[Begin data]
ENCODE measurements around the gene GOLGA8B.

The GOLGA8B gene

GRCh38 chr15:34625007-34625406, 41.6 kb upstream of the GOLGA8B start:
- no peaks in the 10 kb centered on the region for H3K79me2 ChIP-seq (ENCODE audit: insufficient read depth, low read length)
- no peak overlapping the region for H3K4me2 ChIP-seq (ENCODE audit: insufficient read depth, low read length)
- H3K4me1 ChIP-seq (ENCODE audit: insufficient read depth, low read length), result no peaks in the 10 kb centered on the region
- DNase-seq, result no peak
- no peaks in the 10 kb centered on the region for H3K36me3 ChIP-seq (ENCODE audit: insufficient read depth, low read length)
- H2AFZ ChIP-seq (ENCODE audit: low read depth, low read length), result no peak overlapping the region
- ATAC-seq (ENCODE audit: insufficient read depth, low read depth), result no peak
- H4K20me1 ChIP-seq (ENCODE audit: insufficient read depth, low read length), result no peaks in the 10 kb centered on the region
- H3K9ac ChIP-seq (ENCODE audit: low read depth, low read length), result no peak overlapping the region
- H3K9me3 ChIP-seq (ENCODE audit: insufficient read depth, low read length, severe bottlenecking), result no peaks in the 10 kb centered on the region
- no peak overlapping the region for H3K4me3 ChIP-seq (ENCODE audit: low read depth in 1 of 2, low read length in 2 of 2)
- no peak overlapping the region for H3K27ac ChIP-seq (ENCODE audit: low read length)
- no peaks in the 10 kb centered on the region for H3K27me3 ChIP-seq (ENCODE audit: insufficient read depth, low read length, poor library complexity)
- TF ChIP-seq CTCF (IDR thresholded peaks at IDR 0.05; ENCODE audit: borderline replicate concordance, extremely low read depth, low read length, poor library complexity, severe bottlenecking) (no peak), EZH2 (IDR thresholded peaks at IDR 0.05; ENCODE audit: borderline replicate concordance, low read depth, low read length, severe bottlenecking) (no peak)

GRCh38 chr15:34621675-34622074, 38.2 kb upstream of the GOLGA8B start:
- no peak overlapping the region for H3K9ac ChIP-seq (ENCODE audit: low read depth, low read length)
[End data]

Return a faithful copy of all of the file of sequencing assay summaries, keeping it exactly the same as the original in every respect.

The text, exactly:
ENCODE measurements around the gene GOLGA8B.

The GOLGA8B gene

GRCh38 chr15:34625007-34625406, 41.6 kb upstream of the GOLGA8B start:
- no peaks in the 10 kb centered on the region for H3K79me2 ChIP-seq (ENCODE audit: insufficient read depth, low read length)
- no peak overlapping the region for H3K4me2 ChIP-seq (ENCODE audit: insufficient read depth, low read length)
- H3K4me1 ChIP-seq (ENCODE audit: insufficient read depth, low read length), result no peaks in the 10 kb centered on the region
- DNase-seq, result no peak
- no peaks in the 10 kb centered on the region for H3K36me3 ChIP-seq (ENCODE audit: insufficient read depth, low read length)
- H2AFZ ChIP-seq (ENCODE audit: low read depth, low read length), result no peak overlapping the region
- ATAC-seq (ENCODE audit: insufficient read depth, low read depth), result no peak
- H4K20me1 ChIP-seq (ENCODE audit: insufficient read depth, low read length), result no peaks in the 10 kb centered on the region
- H3K9ac ChIP-seq (ENCODE audit: low read depth, low read length), result no peak overlapping the region
- H3K9me3 ChIP-seq (ENCODE audit: insufficient read depth, low read length, severe bottlenecking), result no peaks in the 10 kb centered on the region
- no peak overlapping the region for H3K4me3 ChIP-seq (ENCODE audit: low read depth in 1 of 2, low read length in 2 of 2)
- no peak overlapping the region for H3K27ac ChIP-seq (ENCODE audit: low read length)
- no peaks in the 10 kb centered on the region for H3K27me3 ChIP-seq (ENCODE audit: insufficient read depth, low read length, poor library complexity)
- TF ChIP-seq CTCF (IDR thresholded peaks at IDR 0.05; ENCODE audit: borderline replicate concordance, extremely low read depth, low read length, poor library complexity, severe bottlenecking) (no peak), EZH2 (IDR thresholded peaks at IDR 0.05; ENCODE audit: borderline replicate concordance, low read depth, low read length, severe bottlenecking) (no peak)

GRCh38 chr15:34621675-34622074, 38.2 kb upstream of the GOLGA8B start:
- no peak overlapping the region for H3K9ac ChIP-seq (ENCODE audit: low read depth, low read length)